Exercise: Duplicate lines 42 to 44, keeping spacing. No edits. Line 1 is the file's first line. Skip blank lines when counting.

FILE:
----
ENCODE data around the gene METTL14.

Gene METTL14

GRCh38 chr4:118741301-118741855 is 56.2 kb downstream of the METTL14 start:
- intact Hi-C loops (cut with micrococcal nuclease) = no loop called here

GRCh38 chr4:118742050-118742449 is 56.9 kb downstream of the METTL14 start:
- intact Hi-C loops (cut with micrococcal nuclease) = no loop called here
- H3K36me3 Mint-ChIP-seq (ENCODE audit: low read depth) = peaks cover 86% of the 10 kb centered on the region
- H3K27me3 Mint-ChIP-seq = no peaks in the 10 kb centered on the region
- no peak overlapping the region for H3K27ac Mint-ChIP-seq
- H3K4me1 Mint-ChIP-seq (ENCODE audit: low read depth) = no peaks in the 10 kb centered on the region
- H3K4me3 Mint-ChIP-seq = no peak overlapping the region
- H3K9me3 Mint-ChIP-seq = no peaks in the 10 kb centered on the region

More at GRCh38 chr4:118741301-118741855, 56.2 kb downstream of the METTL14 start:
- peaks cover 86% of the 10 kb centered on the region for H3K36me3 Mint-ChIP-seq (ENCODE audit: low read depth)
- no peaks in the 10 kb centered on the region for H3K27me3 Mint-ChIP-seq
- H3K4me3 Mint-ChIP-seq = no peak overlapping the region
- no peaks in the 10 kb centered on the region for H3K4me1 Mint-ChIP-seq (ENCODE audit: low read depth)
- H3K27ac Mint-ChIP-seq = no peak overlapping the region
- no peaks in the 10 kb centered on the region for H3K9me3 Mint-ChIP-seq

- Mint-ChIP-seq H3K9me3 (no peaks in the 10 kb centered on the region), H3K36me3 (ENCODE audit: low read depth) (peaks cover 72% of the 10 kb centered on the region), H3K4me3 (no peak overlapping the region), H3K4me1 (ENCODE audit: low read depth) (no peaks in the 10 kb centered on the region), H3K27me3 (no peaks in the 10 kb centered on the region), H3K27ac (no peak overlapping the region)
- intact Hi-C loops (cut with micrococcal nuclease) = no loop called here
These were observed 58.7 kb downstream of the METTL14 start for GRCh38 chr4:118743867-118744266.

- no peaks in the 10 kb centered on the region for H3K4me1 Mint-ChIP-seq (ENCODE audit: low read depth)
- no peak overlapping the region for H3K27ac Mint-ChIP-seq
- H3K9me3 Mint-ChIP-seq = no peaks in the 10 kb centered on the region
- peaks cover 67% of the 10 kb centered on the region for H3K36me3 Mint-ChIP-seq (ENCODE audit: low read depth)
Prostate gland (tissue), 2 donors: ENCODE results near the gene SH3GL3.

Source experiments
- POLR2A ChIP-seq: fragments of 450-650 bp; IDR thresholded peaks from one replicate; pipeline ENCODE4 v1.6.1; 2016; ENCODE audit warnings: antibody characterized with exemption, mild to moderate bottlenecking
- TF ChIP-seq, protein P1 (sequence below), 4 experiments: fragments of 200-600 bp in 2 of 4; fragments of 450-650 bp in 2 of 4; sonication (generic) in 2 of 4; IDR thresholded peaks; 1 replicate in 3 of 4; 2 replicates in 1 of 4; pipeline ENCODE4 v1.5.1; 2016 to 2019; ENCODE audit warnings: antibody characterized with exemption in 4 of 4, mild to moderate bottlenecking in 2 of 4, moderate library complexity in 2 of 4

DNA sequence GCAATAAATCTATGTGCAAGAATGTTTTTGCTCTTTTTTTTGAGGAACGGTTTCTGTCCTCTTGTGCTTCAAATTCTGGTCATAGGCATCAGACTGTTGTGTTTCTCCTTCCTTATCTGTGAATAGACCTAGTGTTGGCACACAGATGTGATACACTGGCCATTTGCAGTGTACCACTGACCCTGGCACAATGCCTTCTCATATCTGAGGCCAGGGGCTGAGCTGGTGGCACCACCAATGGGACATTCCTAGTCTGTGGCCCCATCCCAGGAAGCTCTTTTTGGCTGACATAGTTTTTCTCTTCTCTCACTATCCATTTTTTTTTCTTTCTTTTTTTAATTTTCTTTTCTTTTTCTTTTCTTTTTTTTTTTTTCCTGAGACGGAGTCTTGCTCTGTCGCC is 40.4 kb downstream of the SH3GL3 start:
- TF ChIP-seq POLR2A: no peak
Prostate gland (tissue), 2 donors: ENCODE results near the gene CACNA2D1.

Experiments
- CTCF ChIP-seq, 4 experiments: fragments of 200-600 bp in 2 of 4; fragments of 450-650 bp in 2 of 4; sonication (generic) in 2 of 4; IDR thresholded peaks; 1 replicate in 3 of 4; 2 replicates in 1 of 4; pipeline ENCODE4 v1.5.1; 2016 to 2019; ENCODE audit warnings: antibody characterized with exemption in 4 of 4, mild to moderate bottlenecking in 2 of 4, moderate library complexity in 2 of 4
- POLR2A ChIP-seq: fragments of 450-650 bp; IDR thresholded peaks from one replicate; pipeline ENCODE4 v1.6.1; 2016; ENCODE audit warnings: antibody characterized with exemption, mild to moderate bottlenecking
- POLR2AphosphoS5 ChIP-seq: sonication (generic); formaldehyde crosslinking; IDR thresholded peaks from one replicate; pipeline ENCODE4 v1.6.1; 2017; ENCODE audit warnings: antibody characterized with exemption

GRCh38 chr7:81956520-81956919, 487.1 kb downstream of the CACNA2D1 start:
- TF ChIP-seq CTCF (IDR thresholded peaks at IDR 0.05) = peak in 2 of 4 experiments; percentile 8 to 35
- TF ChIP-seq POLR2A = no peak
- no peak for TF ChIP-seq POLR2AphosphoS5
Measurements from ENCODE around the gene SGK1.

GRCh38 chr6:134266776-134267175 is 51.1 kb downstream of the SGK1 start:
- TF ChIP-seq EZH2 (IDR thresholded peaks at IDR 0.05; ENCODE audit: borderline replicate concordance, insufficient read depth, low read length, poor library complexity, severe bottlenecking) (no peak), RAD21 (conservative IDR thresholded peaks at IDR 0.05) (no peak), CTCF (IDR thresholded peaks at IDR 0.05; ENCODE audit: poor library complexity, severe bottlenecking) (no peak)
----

Measurements from ENCODE around the gene SGK1.

GRCh38 chr6:134266776-134267175 is 51.1 kb downstream of the SGK1 start:
- TF ChIP-seq EZH2 (IDR thresholded peaks at IDR 0.05; ENCODE audit: borderline replicate concordance, insufficient read depth, low read length, poor library complexity, severe bottlenecking) (no peak), RAD21 (conservative IDR thresholded peaks at IDR 0.05) (no peak), CTCF (IDR thresholded peaks at IDR 0.05; ENCODE audit: poor library complexity, severe bottlenecking) (no peak)